Wednesday, February 28, 2018

Have I been Duped into Watching the 1990 film Ghost as a Hamlet Derivative?

Ghost. Dir. Jerry Zucker. Perf. Patrick Swayze, Demi Moore, and Whoopi Goldberg. 1990. DVD. 

Somewhere, at some point, I saw the 1990 movie Ghost—you know the one . . . Patrick Swayze, Demi Moore, Whoopi Goldberg?—on a list of Hamlet derivatives.

"Really?" I thought.

But I put it on a list of films to get to, and I've recently managed to get to it.

And I'm not convinced.

Shakespeare Geek and I often argue about whether The Lion King counts as a Hamlet derivative or not. My basic answer falls back on the intentional fallacy. Whether the creators intended it to be related to Hamlet or not, it's evident that it's related to Hamlet (though the ways in which it's related are complicated and interesting).

I'm not entirely sure I can make that argument about Ghost. So many things just don't fit.

Spoiler warning.

So, yes, there will be spoilers ahead. But Ghost was one of the most popular films of 1990, so if you don't know the basic plot by now, you might just want to read on to learn it.

Sam (the Patrick Swayze character) and Molly (played by Demi Moore) are sweet on each other and hope to get married. They work together on some pottery in the film's most iconic scene. Same has found some strange incongruencies in the accounts at work. Carl finds out—and the's the guilty, embezzling party. So he hires someone to kill Sam. Sam stays around as a ghost, and figures out Carl's guilt. Carl starts to make the moves on a grief-stricken Molly. Using Oda Mae Brown (played by Whoopi Goldberg), a fake psychic who turns into a real psychic when she hears Sam's voice, Sam figures out a way to get revenge on Carl and to express his love for Molly.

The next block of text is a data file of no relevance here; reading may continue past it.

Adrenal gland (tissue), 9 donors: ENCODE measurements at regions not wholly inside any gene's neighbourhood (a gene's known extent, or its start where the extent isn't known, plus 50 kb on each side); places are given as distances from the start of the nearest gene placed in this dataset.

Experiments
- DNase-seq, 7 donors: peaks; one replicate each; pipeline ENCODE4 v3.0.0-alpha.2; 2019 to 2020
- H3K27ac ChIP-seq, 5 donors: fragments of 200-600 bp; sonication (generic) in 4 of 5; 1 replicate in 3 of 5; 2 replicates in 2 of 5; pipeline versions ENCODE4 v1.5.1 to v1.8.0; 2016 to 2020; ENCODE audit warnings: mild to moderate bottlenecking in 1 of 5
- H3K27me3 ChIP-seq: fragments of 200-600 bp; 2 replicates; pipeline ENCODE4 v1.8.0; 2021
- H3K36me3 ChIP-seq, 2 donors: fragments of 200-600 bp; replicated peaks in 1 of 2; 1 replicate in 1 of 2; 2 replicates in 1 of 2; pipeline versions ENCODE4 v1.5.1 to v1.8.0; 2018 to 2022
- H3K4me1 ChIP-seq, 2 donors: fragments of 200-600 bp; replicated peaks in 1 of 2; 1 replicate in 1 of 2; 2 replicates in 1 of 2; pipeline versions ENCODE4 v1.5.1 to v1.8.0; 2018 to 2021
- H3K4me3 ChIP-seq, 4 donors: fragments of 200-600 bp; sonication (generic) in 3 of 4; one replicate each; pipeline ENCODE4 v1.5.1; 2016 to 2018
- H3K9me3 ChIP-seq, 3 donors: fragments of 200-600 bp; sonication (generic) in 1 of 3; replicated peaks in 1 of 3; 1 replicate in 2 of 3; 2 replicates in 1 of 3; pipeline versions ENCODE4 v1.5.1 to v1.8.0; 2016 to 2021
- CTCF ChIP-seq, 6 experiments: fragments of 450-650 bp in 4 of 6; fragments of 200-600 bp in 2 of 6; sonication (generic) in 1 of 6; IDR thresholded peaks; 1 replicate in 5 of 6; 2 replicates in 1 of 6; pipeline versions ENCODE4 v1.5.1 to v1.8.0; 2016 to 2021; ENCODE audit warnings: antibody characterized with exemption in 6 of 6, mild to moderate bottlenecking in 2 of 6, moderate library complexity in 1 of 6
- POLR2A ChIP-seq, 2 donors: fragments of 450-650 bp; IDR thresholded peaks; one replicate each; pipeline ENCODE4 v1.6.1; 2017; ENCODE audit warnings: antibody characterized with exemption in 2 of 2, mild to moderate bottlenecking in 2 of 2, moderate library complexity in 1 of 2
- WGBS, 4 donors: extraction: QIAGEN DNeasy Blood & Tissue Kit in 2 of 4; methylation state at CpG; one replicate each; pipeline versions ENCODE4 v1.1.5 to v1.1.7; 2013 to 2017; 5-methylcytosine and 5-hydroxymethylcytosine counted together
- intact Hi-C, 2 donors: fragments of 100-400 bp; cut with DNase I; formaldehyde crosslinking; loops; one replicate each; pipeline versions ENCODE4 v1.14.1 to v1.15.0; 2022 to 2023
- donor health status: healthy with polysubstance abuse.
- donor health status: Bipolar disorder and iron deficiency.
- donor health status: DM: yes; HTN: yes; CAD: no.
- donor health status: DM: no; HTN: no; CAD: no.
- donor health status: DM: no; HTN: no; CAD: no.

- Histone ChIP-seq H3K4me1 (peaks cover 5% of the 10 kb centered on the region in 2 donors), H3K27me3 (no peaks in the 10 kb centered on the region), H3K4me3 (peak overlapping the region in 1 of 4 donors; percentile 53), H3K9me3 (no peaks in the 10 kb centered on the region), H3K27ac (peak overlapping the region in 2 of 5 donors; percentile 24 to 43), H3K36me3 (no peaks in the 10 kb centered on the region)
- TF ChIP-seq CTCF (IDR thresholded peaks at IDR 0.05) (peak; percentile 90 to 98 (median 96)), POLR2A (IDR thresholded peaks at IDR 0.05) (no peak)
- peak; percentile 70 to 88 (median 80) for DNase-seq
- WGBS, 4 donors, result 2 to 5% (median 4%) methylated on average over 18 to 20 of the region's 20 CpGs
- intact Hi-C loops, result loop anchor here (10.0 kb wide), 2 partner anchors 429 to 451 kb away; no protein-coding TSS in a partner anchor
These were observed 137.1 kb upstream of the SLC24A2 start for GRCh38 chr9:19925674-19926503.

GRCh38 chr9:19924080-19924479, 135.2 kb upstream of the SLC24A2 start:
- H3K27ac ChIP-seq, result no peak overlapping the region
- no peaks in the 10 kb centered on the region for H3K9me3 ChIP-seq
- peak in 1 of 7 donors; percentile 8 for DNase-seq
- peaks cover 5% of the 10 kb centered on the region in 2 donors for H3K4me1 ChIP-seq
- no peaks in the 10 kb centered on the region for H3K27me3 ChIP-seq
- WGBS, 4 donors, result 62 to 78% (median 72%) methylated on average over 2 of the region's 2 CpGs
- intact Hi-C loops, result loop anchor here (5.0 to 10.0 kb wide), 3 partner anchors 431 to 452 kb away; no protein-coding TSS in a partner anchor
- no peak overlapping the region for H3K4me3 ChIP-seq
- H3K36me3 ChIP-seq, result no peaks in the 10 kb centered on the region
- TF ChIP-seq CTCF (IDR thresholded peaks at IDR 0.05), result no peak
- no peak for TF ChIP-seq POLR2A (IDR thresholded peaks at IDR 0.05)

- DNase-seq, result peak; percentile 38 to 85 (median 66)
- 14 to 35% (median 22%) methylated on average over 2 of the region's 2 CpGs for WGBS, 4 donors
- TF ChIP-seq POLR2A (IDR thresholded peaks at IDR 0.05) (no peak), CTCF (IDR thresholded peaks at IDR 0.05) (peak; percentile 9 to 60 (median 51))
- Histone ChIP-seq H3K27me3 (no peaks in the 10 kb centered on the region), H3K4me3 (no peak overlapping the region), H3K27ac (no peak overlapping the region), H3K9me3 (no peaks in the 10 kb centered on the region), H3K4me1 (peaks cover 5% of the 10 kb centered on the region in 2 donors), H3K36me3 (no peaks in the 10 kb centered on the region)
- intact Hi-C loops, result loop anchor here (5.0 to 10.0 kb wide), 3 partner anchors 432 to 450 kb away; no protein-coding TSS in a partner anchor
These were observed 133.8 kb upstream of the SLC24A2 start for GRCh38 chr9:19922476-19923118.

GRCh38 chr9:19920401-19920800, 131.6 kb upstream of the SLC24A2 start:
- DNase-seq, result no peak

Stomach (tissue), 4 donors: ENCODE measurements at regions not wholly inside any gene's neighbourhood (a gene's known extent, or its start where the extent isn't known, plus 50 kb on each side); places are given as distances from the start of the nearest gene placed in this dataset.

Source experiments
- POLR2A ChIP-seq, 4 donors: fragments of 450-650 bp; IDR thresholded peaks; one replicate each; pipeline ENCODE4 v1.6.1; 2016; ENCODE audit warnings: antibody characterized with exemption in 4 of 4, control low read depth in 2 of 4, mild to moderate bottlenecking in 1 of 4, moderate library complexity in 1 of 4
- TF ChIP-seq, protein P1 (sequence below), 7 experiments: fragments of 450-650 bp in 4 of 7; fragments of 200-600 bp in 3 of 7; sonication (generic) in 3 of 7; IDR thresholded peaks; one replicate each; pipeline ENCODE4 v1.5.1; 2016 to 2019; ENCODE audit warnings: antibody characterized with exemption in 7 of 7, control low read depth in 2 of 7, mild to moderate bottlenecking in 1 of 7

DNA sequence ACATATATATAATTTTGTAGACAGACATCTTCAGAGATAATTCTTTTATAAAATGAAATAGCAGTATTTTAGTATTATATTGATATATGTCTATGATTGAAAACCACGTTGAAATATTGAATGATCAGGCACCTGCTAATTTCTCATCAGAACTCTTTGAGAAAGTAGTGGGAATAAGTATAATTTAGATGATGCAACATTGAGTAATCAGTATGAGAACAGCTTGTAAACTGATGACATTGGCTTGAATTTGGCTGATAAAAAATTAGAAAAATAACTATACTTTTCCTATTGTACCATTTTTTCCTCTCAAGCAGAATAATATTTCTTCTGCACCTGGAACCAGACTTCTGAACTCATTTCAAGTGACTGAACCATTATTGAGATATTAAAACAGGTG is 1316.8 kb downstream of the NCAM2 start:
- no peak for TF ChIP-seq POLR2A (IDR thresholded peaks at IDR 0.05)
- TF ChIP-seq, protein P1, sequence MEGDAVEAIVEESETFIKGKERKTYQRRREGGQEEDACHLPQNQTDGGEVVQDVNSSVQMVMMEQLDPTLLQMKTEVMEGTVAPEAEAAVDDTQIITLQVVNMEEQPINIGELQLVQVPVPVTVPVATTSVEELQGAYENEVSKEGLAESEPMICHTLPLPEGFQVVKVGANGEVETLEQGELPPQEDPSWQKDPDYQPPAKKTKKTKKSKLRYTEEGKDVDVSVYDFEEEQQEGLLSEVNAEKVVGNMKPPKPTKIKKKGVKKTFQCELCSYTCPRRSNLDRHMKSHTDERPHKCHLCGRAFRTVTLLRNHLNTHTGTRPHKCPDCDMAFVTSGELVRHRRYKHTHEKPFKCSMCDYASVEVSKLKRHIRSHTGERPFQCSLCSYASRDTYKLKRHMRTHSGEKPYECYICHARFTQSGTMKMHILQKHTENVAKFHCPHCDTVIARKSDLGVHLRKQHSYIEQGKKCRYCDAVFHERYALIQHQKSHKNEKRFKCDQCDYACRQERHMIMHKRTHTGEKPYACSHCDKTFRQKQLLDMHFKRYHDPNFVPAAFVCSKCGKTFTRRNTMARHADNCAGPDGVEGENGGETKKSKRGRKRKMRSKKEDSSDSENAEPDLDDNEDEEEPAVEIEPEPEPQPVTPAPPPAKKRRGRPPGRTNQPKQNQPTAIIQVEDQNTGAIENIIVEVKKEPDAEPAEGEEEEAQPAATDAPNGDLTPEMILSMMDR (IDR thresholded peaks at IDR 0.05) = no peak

To fit this in to the Hamlet narrative, we need to imagine that Sam is Hamlet and Hamlet, Sr., that Molly is Gertrude and Ophelia, and that Carl is Claudius.  And I suppose Oda Mae is Horatio or the ghost. There's something there, but it's not absolutely clear.

Here's one scene that resonates, even though there's no direct correspondence with Hamlet:

I think Hamlet, Sr. would have gotten a big kick out of being able to do something like that.

The only direct connection to Shakespeare is actually a reference to Macbeth—not actually to any plot element or any line, but to a production of Macbeth that Molly and Sam go to see:

Yes, Sam isn't particularly impressed by the production. Of course, that's before he became a ghost—perhaps his perspective on Shakespeare changes when he makes that change.

What are your thoughts? Have you been told this is a Hamlet derivative?  Does that make sense to you, or is it confusing to you like it is to me?

Links: The Film at IMDB.

Click below to purchase the film from
(and to support Bardfilm as you do so).


No comments:

Bardfilm is normally written as one word, though it can also be found under a search for "Bard Film Blog." Bardfilm is a Shakespeare blog (admittedly, one of many Shakespeare blogs), and it is dedicated to commentary on films (Shakespeare movies, The Shakespeare Movie, Shakespeare on television, Shakespeare at the cinema), plays, and other matter related to Shakespeare (allusions to Shakespeare in pop culture, quotes from Shakespeare in popular culture, quotations that come from Shakespeare, et cetera).

Unless otherwise indicated, quotations from Shakespeare's works are from the following edition:
Shakespeare, William. The Riverside Shakespeare. 2nd ed. Gen. ed. G. Blakemore Evans. Boston: Houghton Mifflin, 1997.
All material original to this blog is copyrighted: Copyright 2008-2039 (and into perpetuity thereafter) by Keith Jones.

The very instant that I saw you did / My heart fly to your service; there resides, / To make me slave to it; and, for your sake, / Am I this patient [b]log-man.

—The Tempest